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OpenTracing JAX-RS Instrumentation

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OpenTracing JAX-RS Instrumentation

Implementing RESTful Web Services into your Java application is really just a matter of adding a dependency and registering a tracer instance. Sounds easy enough, right?

· Java Zone
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In the previous demo, we demonstrated how to instrument a Spring Boot app using OpenTracing, a vendor-neutral standard for distributed tracing. In this article, we are going to instrument a Java API for RESTful Web Services (JAX-RS), and show you how to trace the business layer and add custom data to the trace.

Demo Application

Creating a JAX-RS app from scratch can be a time-consuming task, therefore, in this case, we are going to use Wildfly Swarm’s app generator. Select JAX-RS and CDI dependencies and hit the generate button.

Wildfy Swarm app generator.

Figure 1: Wildfly Swarm app generator.

The generated application contains one REST endpoint which returns a 'hello world' string. This endpoint is accessible on http://localhost:8080/hello. In the next step, we are going to instrumentation and simple business logic. 

Instrumentation

Adding OpenTracing instrumentation to JAX-RS is very simple, just include the following dependency in the classpath and the tracing feature will be automatically registered.

<dependency>
    <groupId>io.opentracing.contrib</groupId>
    <artifactId>opentracing-jaxrs2</artifactId>
</dependency>

OpenTracing is just an API, therefore it is required to register a specific tracer instance. In this demo, we are going to use the Jaeger tracing system. The tracer should be created and initialized only once per process, hence ServletContextListener is the ideal place for this task:

@WebListener
public class TracingContextListener implements ServletContextListener {

  @Inject
  private io.opentracing.Tracer tracer;

  @Override
  public void contextInitialized(ServletContextEvent sce) {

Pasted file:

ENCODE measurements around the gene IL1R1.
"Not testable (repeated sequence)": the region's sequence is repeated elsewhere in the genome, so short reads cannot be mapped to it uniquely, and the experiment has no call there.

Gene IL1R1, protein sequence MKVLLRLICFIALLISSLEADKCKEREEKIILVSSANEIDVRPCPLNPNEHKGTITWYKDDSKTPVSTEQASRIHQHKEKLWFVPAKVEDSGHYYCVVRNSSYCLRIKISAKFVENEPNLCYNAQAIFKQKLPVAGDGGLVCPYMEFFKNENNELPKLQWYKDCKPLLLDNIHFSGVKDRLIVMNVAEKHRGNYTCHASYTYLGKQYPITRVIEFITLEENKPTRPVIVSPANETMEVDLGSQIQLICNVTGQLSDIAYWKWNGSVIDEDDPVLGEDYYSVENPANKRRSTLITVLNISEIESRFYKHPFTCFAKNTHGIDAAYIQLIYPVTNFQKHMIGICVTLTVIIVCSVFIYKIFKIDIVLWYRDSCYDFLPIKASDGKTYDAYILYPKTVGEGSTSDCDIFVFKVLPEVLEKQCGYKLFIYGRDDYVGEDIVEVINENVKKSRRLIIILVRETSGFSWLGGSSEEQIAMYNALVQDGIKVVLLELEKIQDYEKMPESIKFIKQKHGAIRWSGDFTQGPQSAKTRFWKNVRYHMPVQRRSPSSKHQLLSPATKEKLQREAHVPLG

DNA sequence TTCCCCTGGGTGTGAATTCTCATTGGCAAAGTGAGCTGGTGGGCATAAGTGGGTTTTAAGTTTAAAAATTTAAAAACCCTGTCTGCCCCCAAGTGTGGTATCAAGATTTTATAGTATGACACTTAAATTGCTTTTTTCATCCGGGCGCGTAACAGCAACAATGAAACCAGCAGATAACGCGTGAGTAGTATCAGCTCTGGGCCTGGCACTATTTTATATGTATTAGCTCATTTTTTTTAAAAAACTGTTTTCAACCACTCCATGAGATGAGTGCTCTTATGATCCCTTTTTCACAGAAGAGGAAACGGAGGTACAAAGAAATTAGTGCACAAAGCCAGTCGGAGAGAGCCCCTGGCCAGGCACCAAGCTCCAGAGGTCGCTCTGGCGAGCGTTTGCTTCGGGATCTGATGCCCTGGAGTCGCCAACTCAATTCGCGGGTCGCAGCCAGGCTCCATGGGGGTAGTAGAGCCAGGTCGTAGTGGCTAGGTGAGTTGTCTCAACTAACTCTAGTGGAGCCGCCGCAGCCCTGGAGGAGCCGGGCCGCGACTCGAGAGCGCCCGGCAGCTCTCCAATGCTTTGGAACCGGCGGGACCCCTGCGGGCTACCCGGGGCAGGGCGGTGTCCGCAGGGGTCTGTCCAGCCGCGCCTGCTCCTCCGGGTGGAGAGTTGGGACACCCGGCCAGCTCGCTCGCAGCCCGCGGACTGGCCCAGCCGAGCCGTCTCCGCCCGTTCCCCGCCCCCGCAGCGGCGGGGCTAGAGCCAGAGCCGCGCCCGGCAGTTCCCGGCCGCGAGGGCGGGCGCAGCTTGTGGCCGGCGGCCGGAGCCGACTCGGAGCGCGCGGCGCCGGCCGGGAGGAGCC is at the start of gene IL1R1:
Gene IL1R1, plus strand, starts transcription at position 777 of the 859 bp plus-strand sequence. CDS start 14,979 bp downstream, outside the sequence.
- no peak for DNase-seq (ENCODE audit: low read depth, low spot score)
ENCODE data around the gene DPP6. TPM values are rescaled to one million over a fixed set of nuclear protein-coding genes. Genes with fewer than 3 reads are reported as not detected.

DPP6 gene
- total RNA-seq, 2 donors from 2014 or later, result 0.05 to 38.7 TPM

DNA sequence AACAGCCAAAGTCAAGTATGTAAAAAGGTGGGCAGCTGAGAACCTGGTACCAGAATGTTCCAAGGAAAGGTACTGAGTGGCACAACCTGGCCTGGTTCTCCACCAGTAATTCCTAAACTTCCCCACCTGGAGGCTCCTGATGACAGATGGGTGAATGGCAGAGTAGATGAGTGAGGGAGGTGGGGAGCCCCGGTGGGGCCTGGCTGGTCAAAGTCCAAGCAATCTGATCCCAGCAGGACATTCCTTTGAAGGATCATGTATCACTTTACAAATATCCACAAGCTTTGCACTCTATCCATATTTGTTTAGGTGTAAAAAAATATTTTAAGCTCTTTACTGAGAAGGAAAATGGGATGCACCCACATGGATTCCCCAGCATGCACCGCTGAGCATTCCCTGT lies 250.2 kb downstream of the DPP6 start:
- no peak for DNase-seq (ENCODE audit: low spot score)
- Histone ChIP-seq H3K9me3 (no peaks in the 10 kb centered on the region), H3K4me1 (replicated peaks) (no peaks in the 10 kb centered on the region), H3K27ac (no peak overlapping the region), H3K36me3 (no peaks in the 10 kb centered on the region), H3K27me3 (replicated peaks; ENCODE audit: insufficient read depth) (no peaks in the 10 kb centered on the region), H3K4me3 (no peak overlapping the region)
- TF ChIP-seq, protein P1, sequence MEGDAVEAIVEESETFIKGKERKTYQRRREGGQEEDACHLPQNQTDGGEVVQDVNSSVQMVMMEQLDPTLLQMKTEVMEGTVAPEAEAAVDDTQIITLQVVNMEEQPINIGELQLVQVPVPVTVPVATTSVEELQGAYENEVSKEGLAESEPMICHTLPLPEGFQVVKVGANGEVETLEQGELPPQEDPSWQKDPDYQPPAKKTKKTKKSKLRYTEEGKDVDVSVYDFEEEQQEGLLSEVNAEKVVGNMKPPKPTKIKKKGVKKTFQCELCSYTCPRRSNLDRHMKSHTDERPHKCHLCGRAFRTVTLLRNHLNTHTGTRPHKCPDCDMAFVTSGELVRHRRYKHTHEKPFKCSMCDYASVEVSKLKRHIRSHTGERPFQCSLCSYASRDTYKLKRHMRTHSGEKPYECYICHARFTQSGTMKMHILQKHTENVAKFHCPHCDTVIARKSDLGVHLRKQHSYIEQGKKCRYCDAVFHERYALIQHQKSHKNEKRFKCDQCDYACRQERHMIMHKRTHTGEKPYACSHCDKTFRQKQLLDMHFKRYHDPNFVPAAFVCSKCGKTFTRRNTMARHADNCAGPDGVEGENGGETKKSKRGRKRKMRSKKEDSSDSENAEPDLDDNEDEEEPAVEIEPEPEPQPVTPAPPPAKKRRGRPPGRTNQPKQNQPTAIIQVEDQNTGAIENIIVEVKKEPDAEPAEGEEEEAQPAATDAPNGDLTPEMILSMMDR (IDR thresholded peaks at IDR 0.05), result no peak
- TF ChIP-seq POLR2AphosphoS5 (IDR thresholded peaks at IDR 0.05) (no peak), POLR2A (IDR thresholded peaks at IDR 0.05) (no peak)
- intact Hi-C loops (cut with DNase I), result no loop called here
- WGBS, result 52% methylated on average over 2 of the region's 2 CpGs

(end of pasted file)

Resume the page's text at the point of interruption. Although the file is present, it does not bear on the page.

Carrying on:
GlobalTracer.register(tracer);
  }

  @Override
  public void contextDestroyed(ServletContextEvent sce) {}

  @Produces
  @Singleton
  public static io.opentracing.Tracer jaegerTracer() {
    return new Configuration("wildfly-swarm", new Configuration.SamplerConfiguration(
        ProbabilisticSampler.TYPE, 1),
        new Configuration.ReporterConfiguration())
        .getTracer();
  }
}

Note that we are using Java’s Context and Dependency Injection (CDI) to share a tracer instance in our app. If we forget to register a specific tracer instance, then the tracing feature would use NoopTracer. Now we can verify tracing by starting the Jaeger server using the following command: docker run --rm -it --network=host jaegertracing/all-in-one  and accessing the endpoint at http://localhost:8080/hello. Our trace with one span should be present in the UI at http://localhost:16686.

Instrumenting Business Logic

JAX-RS instrumentation provides nice visibility into your app, however, it is often necessary to add custom data to the trace to see what is happening in the service or database layer.

The following code snippet shows how the service layer can create and add data to the trace:

public class BackendService {

  @Inject
  private io.opentracing.Tracer tracer;

  public String action() throws InterruptedException {
    int random = new Random().nextInt(200);

    try (ActiveSpan span = tracer.buildSpan("action").startActive()) {
      anotherAction();
      Thread.sleep(random);
    }

    return String.valueOf(random);
  }

  private void anotherAction() {
    tracer.activeSpan().setTag("anotherAction", "data");
  }

Note that it’s not necessary to manually pass a span instance around. The method anotherAction  accesses the current active span from the tracer.

With the additional instrumentation shown above, an invocation of the REST endpoint would result in a trace consisting of two spans, one representing the inbound server request, and the other the business logic. The span representing server processing is automatically considered as the parent for span created in the business layer. If we created span in anotherAction then its parent would be the span created in the action method.

Jaeger showing reported spans.

Figure 2: Jaeger showing reported spans.

Video

Conclusion

We have demonstrated that instrumenting a JAX-RS app is just a matter of adding a dependency and registering a tracer instance. If we would like to use a different OpenTracing implementation, Zipkin for instance, it would just require changing the tracer producer code. No changes to the application or business logic! In the next demo, we will wire this app with the Spring Boot created in the previous demo and deploy them on Kubernetes.

Resources

Download Building Reactive Microservices in Java: Asynchronous and Event-Based Application Design. Brought to you in partnership with Red Hat

Topics:
opentracing ,tracing ,jaegertracing

Published at DZone with permission of Pavol Loffay, DZone MVB. See the original article here.

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